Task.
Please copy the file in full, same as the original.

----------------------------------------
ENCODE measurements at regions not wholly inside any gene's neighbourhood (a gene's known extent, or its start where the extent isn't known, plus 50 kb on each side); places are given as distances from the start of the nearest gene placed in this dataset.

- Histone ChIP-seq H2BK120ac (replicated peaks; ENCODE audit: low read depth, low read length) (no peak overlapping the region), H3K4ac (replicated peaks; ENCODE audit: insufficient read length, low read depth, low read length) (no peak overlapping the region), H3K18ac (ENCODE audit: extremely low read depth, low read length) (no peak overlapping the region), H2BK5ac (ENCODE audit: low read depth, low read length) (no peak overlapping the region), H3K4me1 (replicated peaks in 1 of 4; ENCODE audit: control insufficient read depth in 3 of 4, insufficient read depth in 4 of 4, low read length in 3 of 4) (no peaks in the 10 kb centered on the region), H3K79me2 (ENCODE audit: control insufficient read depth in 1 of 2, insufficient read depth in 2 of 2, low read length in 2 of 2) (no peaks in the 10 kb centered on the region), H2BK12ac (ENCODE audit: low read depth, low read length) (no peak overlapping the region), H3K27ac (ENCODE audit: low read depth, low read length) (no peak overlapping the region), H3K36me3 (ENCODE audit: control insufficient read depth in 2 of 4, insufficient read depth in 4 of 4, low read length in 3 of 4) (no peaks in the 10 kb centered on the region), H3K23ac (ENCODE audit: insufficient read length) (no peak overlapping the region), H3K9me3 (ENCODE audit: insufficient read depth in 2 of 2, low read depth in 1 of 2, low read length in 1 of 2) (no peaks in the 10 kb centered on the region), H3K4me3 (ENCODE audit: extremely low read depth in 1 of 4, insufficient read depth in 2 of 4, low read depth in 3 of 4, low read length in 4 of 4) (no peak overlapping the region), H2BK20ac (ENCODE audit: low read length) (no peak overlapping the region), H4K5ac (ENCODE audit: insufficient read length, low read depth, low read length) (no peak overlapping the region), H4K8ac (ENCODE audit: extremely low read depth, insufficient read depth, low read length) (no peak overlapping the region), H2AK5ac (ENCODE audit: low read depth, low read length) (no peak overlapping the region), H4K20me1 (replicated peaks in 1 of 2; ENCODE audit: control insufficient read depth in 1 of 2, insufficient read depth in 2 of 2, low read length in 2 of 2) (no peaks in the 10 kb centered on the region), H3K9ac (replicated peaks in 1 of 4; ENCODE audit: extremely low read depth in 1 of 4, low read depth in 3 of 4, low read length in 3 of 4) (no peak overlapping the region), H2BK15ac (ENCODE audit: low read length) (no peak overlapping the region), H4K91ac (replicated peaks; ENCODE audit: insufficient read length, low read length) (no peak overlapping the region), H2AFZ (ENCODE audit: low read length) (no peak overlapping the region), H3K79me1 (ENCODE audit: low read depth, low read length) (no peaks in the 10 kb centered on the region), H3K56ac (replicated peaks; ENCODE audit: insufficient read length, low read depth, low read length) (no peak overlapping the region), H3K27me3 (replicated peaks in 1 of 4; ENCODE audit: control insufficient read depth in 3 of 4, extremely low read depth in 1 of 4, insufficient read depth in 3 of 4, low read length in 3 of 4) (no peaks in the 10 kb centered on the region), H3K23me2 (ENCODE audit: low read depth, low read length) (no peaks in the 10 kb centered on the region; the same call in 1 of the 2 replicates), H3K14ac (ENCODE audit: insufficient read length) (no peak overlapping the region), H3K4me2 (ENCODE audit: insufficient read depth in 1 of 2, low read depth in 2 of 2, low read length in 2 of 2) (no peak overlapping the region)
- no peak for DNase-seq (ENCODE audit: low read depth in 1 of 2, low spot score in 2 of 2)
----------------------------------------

ENCODE measurements at regions not wholly inside any gene's neighbourhood (a gene's known extent, or its start where the extent isn't known, plus 50 kb on each side); places are given as distances from the start of the nearest gene placed in this dataset.

- Histone ChIP-seq H2BK120ac (replicated peaks; ENCODE audit: low read depth, low read length) (no peak overlapping the region), H3K4ac (replicated peaks; ENCODE audit: insufficient read length, low read depth, low read length) (no peak overlapping the region), H3K18ac (ENCODE audit: extremely low read depth, low read length) (no peak overlapping the region), H2BK5ac (ENCODE audit: low read depth, low read length) (no peak overlapping the region), H3K4me1 (replicated peaks in 1 of 4; ENCODE audit: control insufficient read depth in 3 of 4, insufficient read depth in 4 of 4, low read length in 3 of 4) (no peaks in the 10 kb centered on the region), H3K79me2 (ENCODE audit: control insufficient read depth in 1 of 2, insufficient read depth in 2 of 2, low read length in 2 of 2) (no peaks in the 10 kb centered on the region), H2BK12ac (ENCODE audit: low read depth, low read length) (no peak overlapping the region), H3K27ac (ENCODE audit: low read depth, low read length) (no peak overlapping the region), H3K36me3 (ENCODE audit: control insufficient read depth in 2 of 4, insufficient read depth in 4 of 4, low read length in 3 of 4) (no peaks in the 10 kb centered on the region), H3K23ac (ENCODE audit: insufficient read length) (no peak overlapping the region), H3K9me3 (ENCODE audit: insufficient read depth in 2 of 2, low read depth in 1 of 2, low read length in 1 of 2) (no peaks in the 10 kb centered on the region), H3K4me3 (ENCODE audit: extremely low read depth in 1 of 4, insufficient read depth in 2 of 4, low read depth in 3 of 4, low read length in 4 of 4) (no peak overlapping the region), H2BK20ac (ENCODE audit: low read length) (no peak overlapping the region), H4K5ac (ENCODE audit: insufficient read length, low read depth, low read length) (no peak overlapping the region), H4K8ac (ENCODE audit: extremely low read depth, insufficient read depth, low read length) (no peak overlapping the region), H2AK5ac (ENCODE audit: low read depth, low read length) (no peak overlapping the region), H4K20me1 (replicated peaks in 1 of 2; ENCODE audit: control insufficient read depth in 1 of 2, insufficient read depth in 2 of 2, low read length in 2 of 2) (no peaks in the 10 kb centered on the region), H3K9ac (replicated peaks in 1 of 4; ENCODE audit: extremely low read depth in 1 of 4, low read depth in 3 of 4, low read length in 3 of 4) (no peak overlapping the region), H2BK15ac (ENCODE audit: low read length) (no peak overlapping the region), H4K91ac (replicated peaks; ENCODE audit: insufficient read length, low read length) (no peak overlapping the region), H2AFZ (ENCODE audit: low read length) (no peak overlapping the region), H3K79me1 (ENCODE audit: low read depth, low read length) (no peaks in the 10 kb centered on the region), H3K56ac (replicated peaks; ENCODE audit: insufficient read length, low read depth, low read length) (no peak overlapping the region), H3K27me3 (replicated peaks in 1 of 4; ENCODE audit: control insufficient read depth in 3 of 4, extremely low read depth in 1 of 4, insufficient read depth in 3 of 4, low read length in 3 of 4) (no peaks in the 10 kb centered on the region), H3K23me2 (ENCODE audit: low read depth, low read length) (no peaks in the 10 kb centered on the region; the same call in 1 of the 2 replicates), H3K14ac (ENCODE audit: insufficient read length) (no peak overlapping the region), H3K4me2 (ENCODE audit: insufficient read depth in 1 of 2, low read depth in 2 of 2, low read length in 2 of 2) (no peak overlapping the region)
- no peak for DNase-seq (ENCODE audit: low read depth in 1 of 2, low spot score in 2 of 2)